Bede at work November 2014
A resident is this week going through significant changes in her dementia.
When she first came to live in the home three years ago she was very bright, she had her small dog, a white Maltese X . Eventually a staff member took the old dog home when the resident could no longer manage her. The dog died aged fourteen.
During this last week the resident has been confused as to time, place, who people are, who she and is thus very anxious and does not settle for more than a few minutes at a time.
Yesterday as her mobility has declined staff brought her along to a concert she used to enjoy. One of the staff sat with her but still she was anxious and unsettled.
I went and got Bede and with him on my knee facing her I sat next to her.
Immediately she began talking quieter about the lovely little dog. She leaned towards Bede and patted him gently. Her eyes focused on his face, her hand went back to her lap. She continued to look into Bede's eyes. For his part Bede leaned forward and gave her nose a gentle lick. She looked at me then and said proudly "the little dog likes me".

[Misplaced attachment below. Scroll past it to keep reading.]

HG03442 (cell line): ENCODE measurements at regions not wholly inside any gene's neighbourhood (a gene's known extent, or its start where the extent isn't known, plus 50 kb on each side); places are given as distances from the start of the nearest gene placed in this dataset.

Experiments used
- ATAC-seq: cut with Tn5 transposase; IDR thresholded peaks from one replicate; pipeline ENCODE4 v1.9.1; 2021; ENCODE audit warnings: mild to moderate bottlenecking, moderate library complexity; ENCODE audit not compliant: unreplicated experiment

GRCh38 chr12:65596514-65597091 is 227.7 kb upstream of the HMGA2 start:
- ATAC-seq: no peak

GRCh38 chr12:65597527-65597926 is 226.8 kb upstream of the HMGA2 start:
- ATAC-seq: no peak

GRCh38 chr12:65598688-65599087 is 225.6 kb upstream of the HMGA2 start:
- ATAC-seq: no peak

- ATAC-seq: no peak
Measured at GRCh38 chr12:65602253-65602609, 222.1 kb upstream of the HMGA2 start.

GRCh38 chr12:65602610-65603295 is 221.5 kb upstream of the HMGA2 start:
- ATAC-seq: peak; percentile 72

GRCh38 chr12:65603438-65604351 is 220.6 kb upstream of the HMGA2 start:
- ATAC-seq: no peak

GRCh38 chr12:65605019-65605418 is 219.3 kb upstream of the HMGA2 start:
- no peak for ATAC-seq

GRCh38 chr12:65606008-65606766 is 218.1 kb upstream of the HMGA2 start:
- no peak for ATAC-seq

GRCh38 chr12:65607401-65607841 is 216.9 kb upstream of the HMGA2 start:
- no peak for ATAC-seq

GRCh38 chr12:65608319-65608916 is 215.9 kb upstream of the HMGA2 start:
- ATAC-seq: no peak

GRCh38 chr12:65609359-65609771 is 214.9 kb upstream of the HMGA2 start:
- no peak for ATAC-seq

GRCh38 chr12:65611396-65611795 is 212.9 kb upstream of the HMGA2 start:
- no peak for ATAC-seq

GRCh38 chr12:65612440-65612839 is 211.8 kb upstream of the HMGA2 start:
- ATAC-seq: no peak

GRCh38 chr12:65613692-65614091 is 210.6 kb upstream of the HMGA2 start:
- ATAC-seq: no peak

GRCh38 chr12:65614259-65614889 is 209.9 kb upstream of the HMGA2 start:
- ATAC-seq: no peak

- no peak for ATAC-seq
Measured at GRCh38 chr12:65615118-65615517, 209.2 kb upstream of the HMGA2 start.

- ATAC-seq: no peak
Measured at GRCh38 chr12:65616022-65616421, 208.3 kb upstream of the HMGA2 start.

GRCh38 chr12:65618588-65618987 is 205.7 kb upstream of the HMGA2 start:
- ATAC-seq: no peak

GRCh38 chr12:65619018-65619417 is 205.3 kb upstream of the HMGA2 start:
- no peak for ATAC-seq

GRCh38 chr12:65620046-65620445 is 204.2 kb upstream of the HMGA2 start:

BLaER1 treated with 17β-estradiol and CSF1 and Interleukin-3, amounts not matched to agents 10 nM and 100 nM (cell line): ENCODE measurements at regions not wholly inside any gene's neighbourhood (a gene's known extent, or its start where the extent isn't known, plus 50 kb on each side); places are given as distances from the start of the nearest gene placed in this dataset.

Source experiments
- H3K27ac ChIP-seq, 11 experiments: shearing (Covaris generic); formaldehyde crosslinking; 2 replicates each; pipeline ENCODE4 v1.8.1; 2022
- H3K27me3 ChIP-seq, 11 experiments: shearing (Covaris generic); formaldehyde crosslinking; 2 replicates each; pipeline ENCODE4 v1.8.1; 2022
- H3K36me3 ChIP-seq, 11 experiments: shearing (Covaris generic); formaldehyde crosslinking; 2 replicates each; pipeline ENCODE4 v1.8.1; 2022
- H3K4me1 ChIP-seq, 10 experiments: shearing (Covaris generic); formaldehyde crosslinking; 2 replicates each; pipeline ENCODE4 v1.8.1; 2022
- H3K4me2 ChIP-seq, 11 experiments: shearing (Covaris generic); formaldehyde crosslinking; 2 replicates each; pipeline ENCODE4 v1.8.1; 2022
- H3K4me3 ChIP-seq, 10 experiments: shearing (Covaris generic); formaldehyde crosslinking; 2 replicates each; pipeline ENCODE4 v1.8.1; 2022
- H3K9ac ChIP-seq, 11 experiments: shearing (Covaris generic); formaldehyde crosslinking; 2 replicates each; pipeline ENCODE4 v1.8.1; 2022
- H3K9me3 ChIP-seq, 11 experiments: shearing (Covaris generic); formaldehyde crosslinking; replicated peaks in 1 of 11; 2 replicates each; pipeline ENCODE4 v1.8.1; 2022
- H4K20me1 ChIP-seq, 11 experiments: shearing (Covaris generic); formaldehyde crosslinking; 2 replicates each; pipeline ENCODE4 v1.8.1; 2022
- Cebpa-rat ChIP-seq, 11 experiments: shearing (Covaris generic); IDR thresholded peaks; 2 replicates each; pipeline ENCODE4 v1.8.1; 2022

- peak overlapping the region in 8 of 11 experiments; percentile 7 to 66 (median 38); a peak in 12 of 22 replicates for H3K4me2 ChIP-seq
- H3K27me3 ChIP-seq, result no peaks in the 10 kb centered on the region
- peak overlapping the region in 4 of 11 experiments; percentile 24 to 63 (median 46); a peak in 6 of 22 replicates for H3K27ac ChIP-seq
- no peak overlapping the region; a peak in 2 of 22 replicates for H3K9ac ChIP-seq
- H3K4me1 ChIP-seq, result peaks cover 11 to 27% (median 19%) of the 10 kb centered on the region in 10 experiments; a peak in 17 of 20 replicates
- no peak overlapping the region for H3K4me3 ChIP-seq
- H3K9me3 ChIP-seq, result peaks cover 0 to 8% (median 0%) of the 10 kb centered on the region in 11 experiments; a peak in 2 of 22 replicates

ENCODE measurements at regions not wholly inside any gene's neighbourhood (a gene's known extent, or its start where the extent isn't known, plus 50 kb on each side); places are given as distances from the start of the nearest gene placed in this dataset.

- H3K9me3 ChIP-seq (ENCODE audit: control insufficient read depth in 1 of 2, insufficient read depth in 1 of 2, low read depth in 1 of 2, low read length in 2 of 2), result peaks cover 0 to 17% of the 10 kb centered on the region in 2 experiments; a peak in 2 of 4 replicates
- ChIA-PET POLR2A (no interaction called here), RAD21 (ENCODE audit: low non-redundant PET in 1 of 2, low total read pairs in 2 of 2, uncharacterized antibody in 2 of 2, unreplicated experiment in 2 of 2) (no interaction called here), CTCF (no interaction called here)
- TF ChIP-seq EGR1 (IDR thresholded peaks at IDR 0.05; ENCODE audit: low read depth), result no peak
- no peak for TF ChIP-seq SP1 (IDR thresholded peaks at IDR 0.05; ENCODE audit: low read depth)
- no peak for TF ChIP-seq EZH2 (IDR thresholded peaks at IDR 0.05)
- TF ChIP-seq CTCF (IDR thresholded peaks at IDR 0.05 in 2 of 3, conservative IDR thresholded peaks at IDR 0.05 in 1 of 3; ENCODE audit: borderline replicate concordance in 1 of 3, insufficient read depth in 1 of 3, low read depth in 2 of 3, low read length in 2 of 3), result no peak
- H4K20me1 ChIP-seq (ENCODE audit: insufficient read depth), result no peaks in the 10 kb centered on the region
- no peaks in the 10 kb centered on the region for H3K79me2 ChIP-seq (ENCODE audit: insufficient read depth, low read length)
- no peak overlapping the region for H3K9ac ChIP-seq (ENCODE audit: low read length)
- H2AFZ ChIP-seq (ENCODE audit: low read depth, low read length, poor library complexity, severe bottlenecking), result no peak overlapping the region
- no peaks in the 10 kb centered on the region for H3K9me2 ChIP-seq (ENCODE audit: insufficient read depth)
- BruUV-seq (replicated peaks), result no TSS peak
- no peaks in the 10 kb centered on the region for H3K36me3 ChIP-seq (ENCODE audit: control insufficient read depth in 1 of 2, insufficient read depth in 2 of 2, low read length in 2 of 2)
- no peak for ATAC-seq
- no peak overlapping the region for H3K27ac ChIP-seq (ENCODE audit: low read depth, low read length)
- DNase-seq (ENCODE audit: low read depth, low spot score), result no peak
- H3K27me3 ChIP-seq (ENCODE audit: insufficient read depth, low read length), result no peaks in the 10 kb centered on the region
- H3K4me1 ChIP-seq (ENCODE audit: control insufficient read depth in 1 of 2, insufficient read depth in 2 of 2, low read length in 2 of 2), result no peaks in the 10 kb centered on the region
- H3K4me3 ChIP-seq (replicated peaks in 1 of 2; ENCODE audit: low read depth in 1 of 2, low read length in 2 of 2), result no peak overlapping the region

For the next 25 mins till the concert ended she gazed at Bede's face. Not once did she look at the entertainers or anything else. In her confusion she had found a point of stability, she had found a body memory of a little white dogs love. Her breathing slowed, her body and her mind had found peace for a time.
After the concert I told her I was taking Bede to the garden while we served afternoon tea. She didn't mind, she understood that dogs like to go to the garden.
20 mins later when I wheeled her back to her room she was still relaxed and settled.
It was a small moment when Bede met the Lady, when their eyes linked but it gave her unconditional acceptance and peace. A very precious gift indeed.

Bede at work February this year - After lunch myself and Bede were going to the office when Bede took a detour, he went into the room of a resident who has begun the final journey. Bede walked into his room and sat down. Two of the residents family were sitting, one either side of the bed. They told the resident that Bede had come in for a visit.